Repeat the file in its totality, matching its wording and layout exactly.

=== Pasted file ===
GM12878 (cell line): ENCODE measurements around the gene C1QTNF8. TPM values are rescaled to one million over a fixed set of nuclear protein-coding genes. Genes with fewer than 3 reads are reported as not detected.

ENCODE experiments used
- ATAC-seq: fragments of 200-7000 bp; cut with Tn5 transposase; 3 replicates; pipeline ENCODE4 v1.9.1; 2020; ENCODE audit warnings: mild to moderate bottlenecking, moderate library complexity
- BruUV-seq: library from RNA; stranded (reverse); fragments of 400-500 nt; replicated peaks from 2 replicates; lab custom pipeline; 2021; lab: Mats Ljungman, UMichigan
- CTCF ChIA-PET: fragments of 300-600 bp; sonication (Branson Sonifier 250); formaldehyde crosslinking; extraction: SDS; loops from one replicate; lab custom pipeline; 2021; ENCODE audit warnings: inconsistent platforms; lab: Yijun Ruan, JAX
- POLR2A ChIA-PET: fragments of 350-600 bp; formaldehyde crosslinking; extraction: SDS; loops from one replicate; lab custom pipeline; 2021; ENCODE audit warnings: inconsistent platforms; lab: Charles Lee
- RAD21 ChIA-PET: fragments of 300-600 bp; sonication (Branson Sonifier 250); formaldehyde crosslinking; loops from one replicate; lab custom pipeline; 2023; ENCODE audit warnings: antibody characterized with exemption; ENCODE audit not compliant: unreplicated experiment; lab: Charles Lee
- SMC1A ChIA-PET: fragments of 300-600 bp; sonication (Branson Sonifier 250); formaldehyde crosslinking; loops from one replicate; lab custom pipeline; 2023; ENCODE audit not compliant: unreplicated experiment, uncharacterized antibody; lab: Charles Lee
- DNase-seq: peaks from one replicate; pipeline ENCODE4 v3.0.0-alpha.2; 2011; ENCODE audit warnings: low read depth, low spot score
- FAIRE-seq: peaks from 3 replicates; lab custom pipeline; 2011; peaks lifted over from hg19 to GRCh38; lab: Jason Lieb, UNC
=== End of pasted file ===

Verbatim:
GM12878 (cell line): ENCODE measurements around the gene C1QTNF8. TPM values are rescaled to one million over a fixed set of nuclear protein-coding genes. Genes with fewer than 3 reads are reported as not detected.

ENCODE experiments used
- ATAC-seq: fragments of 200-7000 bp; cut with Tn5 transposase; 3 replicates; pipeline ENCODE4 v1.9.1; 2020; ENCODE audit warnings: mild to moderate bottlenecking, moderate library complexity
- BruUV-seq: library from RNA; stranded (reverse); fragments of 400-500 nt; replicated peaks from 2 replicates; lab custom pipeline; 2021; lab: Mats Ljungman, UMichigan
- CTCF ChIA-PET: fragments of 300-600 bp; sonication (Branson Sonifier 250); formaldehyde crosslinking; extraction: SDS; loops from one replicate; lab custom pipeline; 2021; ENCODE audit warnings: inconsistent platforms; lab: Yijun Ruan, JAX
- POLR2A ChIA-PET: fragments of 350-600 bp; formaldehyde crosslinking; extraction: SDS; loops from one replicate; lab custom pipeline; 2021; ENCODE audit warnings: inconsistent platforms; lab: Charles Lee
- RAD21 ChIA-PET: fragments of 300-600 bp; sonication (Branson Sonifier 250); formaldehyde crosslinking; loops from one replicate; lab custom pipeline; 2023; ENCODE audit warnings: antibody characterized with exemption; ENCODE audit not compliant: unreplicated experiment; lab: Charles Lee
- SMC1A ChIA-PET: fragments of 300-600 bp; sonication (Branson Sonifier 250); formaldehyde crosslinking; loops from one replicate; lab custom pipeline; 2023; ENCODE audit not compliant: unreplicated experiment, uncharacterized antibody; lab: Charles Lee
- DNase-seq: peaks from one replicate; pipeline ENCODE4 v3.0.0-alpha.2; 2011; ENCODE audit warnings: low read depth, low spot score
- FAIRE-seq: peaks from 3 replicates; lab custom pipeline; 2011; peaks lifted over from hg19 to GRCh38; lab: Jason Lieb, UNC